It doesn’t take a developer to know or understand that your website can be vulnerable to attacks or all sorts. Yes, the WordPress platform is pretty solid and secure to start. But there are also further steps you should take to make sure your WordPress website is protected against these various threats.
This is ideal for both a personal website or a site you are developing for a client. Making sure you know and understand WordPress security best practices is a key part of the process.
5. Not Performing Daily Backups
A major part of WordPress developmental best practices is having daily backups of your website in place. There are a number of common problems that can occur, which can knock your site offline. It may even cause you to lose files or content.
Many hosting providers automatically perform backups for you. However, you can also employ some excellent WordPress backup plugins that will do this as well.
Either way, this is a common mistake made and one you definitely want to avoid. It’s always better to err on the side of caution than to spend hours or even days trying to recover from a disaster.
6. Using Poorly Coded or Unsupported Themes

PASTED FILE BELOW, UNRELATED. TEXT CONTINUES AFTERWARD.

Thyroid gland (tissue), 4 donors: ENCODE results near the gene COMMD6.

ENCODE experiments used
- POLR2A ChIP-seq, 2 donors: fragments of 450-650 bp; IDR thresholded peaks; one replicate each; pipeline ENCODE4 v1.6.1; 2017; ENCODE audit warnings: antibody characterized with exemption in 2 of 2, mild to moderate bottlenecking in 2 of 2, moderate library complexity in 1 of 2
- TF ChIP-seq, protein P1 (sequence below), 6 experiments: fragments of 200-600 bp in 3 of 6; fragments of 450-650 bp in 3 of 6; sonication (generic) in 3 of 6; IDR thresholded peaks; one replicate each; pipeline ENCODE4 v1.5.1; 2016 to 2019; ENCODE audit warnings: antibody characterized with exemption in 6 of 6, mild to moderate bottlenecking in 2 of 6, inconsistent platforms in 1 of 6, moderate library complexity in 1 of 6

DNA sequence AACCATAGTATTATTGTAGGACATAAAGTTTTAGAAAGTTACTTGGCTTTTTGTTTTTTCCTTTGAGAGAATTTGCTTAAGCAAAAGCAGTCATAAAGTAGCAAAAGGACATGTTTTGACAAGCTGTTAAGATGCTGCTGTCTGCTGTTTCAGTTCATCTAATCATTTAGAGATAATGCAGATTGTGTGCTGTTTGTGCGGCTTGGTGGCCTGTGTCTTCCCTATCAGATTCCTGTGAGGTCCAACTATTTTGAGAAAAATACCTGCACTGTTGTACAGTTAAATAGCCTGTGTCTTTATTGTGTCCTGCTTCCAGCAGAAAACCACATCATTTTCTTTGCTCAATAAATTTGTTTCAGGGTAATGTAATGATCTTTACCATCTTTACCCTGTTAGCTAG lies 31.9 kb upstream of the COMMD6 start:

There are thousands of WordPress themes available out there. Many of these are free to use. However, a lot of WordPress themes are poorly coded and constructed. Furthermore, many of the ones you find listed in various spots are totally unsupported and not regularly updated.
Some things to remember when choosing a theme include:
- Is it a theme from a reputable developer?
- Is the theme supported?
- Are there regular updates provided?
- What does it offer?
You also want to make sure the theme is responsive and gives you everything you need to develop a solid WordPress website.
7. No Contact Form on Website
One of the most common WordPress mistakes that people seem to make is not having a contact form available. If you go through the process of building your website, getting everything in place and creating your masterpiece from the ground up, then you would definitely want a contact form somewhere (or multiple places) on the website.
There are several solid and reputable contact form plugins available for you to use. These make the process of putting a contact form on your site quick and easy.
8. Not Using Proper Permalink Structure
If you don’t know what permalinks are in WordPress, then you are already behind the 8 ball here. Permalink structure is very important to the overall look and feel of a WordPress website.
Creating custom permalinks in WordPress is not difficult, and it will ensure that your site is indexed better and look more professional and clean. WordPress uses a default permalink structure that you probably don’t want, so avoid this common WordPress mistake by taking a few minutes to fix permalinks in the admin area.
9. Plugin Overload